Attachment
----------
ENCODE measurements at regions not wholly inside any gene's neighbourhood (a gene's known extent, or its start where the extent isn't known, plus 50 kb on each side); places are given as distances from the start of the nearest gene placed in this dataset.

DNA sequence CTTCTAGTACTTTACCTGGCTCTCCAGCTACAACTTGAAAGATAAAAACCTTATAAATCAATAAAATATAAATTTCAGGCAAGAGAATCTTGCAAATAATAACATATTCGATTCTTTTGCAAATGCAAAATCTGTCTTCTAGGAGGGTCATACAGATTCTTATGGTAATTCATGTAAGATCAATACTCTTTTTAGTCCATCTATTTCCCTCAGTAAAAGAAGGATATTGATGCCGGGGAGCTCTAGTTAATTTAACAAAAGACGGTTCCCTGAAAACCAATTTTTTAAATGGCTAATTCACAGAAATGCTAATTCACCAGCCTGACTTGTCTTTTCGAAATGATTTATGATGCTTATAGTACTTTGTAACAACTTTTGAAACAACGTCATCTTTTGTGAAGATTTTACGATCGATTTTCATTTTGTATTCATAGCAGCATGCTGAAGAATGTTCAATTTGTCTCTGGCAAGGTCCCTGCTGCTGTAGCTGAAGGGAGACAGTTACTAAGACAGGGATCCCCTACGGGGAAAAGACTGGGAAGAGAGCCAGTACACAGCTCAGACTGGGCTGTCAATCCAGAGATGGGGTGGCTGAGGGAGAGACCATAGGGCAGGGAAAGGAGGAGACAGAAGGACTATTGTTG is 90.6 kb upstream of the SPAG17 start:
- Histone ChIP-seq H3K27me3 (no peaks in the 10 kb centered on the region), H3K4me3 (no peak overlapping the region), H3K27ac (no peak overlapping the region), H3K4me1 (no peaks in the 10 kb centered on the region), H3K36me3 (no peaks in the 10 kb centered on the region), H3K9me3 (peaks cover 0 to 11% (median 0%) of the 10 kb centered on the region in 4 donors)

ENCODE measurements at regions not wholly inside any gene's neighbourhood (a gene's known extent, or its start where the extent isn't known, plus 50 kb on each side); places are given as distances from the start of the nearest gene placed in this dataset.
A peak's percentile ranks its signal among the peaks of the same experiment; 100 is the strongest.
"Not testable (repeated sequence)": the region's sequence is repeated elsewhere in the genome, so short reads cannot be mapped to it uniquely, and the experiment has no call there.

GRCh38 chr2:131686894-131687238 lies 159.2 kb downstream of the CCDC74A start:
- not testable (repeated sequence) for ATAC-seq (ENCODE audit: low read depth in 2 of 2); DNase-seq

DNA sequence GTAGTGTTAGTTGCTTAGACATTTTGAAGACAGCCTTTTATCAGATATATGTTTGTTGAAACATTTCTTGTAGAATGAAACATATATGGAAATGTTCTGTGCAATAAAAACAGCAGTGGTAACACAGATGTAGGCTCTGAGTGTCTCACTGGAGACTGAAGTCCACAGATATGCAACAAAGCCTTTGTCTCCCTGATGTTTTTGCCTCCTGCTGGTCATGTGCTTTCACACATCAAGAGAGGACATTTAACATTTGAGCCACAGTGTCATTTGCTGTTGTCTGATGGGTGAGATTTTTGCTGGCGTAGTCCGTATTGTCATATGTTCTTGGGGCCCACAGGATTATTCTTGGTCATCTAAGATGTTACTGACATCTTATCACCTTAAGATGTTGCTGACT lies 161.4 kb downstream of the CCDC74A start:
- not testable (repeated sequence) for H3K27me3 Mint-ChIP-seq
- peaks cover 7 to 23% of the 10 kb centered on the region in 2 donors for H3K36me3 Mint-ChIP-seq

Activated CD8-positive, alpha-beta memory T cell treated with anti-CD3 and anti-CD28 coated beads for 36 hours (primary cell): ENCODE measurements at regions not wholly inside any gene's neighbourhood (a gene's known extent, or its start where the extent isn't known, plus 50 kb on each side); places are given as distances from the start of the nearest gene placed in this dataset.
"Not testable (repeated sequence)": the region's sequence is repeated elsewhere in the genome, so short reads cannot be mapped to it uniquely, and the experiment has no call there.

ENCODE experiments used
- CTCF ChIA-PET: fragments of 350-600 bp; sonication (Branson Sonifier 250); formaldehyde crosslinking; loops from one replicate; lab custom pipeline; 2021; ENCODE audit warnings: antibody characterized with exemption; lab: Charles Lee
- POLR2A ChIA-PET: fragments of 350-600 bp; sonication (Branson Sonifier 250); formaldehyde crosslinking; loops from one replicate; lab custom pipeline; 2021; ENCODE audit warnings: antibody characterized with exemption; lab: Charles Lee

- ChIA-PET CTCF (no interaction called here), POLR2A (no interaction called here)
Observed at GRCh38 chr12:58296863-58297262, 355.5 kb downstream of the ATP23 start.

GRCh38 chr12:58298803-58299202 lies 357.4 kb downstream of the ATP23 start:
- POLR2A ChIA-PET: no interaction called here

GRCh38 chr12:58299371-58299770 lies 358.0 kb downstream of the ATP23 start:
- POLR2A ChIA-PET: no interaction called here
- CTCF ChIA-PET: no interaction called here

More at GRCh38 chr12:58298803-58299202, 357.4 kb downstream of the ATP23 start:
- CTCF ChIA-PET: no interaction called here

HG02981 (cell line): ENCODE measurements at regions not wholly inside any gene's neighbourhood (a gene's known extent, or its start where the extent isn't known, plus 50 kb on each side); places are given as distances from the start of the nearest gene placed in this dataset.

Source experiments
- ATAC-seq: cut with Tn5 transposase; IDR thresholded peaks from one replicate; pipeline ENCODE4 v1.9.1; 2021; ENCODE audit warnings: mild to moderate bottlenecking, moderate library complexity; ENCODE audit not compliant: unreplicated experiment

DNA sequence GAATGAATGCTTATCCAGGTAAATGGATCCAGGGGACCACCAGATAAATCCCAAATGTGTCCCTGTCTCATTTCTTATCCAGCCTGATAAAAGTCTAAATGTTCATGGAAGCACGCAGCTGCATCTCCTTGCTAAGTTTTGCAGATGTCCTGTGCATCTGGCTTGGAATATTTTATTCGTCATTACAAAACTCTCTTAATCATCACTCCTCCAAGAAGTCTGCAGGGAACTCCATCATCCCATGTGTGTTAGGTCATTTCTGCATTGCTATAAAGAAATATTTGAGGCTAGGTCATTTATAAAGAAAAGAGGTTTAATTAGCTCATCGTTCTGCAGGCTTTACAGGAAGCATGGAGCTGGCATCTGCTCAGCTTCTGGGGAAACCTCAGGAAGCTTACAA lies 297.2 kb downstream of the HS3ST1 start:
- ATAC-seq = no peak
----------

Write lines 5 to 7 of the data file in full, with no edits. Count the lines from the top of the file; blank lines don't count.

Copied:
A peak's percentile ranks its signal among the peaks of the same experiment; 100 is the strongest.
"Not testable (repeated sequence)": the region's sequence is repeated elsewhere in the genome, so short reads cannot be mapped to it uniquely, and the experiment has no call there.

GRCh38 chr2:131686894-131687238 lies 159.2 kb downstream of the CCDC74A start: